Opening in contemporary times, an unnamed elderly man is finally ready to reveal his part in World War II. The narration then turns to the past and focuses on several different characters. The most important are Alfred Mendel, a physicist who waited too long to escape the Nazis and is now living in a concentration camp, and Nathan Blum, a Polish refugee in the United States who works for military intelligence. Blum feels guilty about having left his family in Poland, even though his father encouraged him to escape. He’s given a chance to assuage his guilt when he’s offered an intelligence mission: return to Poland and help Mendel escape from the camp. Although the Army refuses to tell Blum why they need Mendel, he agrees to the mission. In the meantime, Mendel tries to survive the horrors of the camp while also imparting his mathematical formulas to Leo Wolciek, a young man who plays chess with great skill and who also has an extraordinary memory. The intertwining of the two plots – and several interesting tangents – make for thrilling, page-turning reading.
“The One Man” is a morally complex work, which challenges readers to wonder what they might do under similar circumstances. At first, one secondary plot seemed unnecessary, but it not only later played an important role in the action, but created yet another moral dilemma to explore. As the plot progressed, I reread the prologue several times looking for clues about the identity of the unnamed character in the first section, but was unable to make a final decision. It was only during the novel’s heart-rending ending that his identity is revealed. This powerful work is perfect for book clubs that enjoy discussing moral dilemmas and anyone who loves a good thriller.

Did you know that captured German soldiers were brought to the United States during World War II? Based on a real event, the tween novel “Abrakapow” by Isaiah Campbell (Simon and Schuster Books for Young Readers) is set in Texas near one of the prisoner of war camps. Maxine Larousse is not happy that she and her mother moved from New York City to Abilene, although she is glad her father has returned from the front, even if only because he was wounded. To make matters worse, he’s in charge of the POW camp, which leaves him little time for Max or her mom.
Max tries to fit in at her new school, although it’s not long before she finds herself friends with the school misfits. Her real love is magic and she longs to perform, even when her only audience is her pet ferret, Houdini. Max’s life becomes more complicated when she’s given the opportunity to do a magic performance for the POWs. Unknown to her father, she receives aid from one of the German prisoners. Is he really trying to help Max and her friends, or does he have an ulterior motive?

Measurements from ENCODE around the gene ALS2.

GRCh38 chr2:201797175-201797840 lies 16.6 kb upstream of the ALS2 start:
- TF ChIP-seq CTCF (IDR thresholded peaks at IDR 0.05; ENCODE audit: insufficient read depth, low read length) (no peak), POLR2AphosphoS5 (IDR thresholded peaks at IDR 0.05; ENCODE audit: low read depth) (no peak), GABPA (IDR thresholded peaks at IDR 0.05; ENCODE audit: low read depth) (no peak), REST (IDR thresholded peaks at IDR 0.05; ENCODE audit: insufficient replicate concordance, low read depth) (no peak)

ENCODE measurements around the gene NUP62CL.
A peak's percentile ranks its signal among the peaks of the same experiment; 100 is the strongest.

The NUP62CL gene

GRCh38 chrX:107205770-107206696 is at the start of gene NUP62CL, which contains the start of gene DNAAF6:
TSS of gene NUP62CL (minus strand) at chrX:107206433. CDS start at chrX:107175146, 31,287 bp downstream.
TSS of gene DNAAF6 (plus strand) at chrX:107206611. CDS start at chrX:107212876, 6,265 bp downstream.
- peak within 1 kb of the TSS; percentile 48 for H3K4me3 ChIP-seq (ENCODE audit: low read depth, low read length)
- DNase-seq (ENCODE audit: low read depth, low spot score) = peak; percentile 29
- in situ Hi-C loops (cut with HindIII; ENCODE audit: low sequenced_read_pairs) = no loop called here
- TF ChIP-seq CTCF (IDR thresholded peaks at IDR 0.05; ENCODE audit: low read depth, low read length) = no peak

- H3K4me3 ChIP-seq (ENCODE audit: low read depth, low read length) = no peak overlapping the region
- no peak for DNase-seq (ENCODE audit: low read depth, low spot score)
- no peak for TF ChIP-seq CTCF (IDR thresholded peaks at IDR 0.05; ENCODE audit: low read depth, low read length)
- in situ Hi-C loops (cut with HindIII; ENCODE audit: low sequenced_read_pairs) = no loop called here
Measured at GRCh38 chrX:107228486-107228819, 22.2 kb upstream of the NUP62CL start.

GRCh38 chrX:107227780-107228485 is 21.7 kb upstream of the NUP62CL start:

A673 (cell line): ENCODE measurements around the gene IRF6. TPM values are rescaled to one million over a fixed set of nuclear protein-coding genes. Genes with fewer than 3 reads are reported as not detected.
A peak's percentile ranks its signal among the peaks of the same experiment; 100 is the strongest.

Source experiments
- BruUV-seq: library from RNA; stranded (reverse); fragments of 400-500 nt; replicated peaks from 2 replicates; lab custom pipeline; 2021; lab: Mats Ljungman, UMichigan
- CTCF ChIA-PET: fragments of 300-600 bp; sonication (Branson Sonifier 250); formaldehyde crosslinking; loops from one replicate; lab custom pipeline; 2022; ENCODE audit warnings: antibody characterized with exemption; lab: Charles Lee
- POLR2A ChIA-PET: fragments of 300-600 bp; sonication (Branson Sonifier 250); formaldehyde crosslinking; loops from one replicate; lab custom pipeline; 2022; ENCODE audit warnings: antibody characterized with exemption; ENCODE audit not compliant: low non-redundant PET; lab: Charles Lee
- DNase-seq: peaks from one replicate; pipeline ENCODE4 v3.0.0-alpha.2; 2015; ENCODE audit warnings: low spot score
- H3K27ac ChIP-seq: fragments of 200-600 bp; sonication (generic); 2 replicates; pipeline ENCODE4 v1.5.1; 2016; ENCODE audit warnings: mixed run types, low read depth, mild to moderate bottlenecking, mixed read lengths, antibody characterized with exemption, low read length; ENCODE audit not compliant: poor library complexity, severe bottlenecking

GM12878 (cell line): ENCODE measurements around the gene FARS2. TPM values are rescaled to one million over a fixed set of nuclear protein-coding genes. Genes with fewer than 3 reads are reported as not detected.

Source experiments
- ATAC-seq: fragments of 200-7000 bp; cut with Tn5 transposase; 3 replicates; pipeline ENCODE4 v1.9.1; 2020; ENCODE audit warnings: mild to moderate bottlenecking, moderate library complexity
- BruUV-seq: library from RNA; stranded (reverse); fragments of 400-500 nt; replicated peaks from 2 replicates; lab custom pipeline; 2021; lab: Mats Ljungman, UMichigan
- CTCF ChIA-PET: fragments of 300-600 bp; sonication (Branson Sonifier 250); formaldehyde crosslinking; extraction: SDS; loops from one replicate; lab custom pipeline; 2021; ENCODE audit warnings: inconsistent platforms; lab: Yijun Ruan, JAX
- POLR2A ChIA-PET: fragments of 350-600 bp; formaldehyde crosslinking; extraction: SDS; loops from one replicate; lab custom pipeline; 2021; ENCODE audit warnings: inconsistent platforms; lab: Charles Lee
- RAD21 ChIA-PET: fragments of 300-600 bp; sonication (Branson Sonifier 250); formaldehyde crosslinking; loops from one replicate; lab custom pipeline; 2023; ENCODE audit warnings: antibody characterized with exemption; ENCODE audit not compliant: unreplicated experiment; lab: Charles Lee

Max is an appealing character and the plot moves quickly. It’s not apparent at first that Max is Jewish – the first meal she eats includes a ham sandwich – but her religion does play a role in the novel. Adult readers will be a step or two ahead of Max, but that’s part of the fun. Younger readers who enjoy magic will find a bonus in illustrated sections called “Houdini’s Guide,” featuring tricks they can perform.

“Tasa’s Song”
It’s obvious just how much Linda Kass loves music. The best prose in her novel “Tasa’s Song” (She Writes Press) features her main character’s thoughts about music and playing her violin. However, music is not Tasa’s first concern after her village in Poland is taken over by the Nazis. Fortunately, a family friend hides her and several other family members. The novel then moves backward in time – showing the development of her relationship with her cousin, Danik, and what occurs as the war moves closer and closer to her village. With threats from the Soviets on one side and the Nazis on the other, the family tries to survive the war and hopes to be reunited with those trapped on the other side of the new border.
Although the novel is written for adults, its prose reminded me more of works written for young adults. The writing can be stilted, but the events are well-covered and the ending feels realistic, particularly in showing the changes in Jewish life during and after the war. Kass carefully portrays how Tasa tries to distance herself from what’s occurring in the world – how music becomes her refuge – and those sections are the best part of the work. What the novel lacks on the literary front is redeemed by its moving sections about music and family.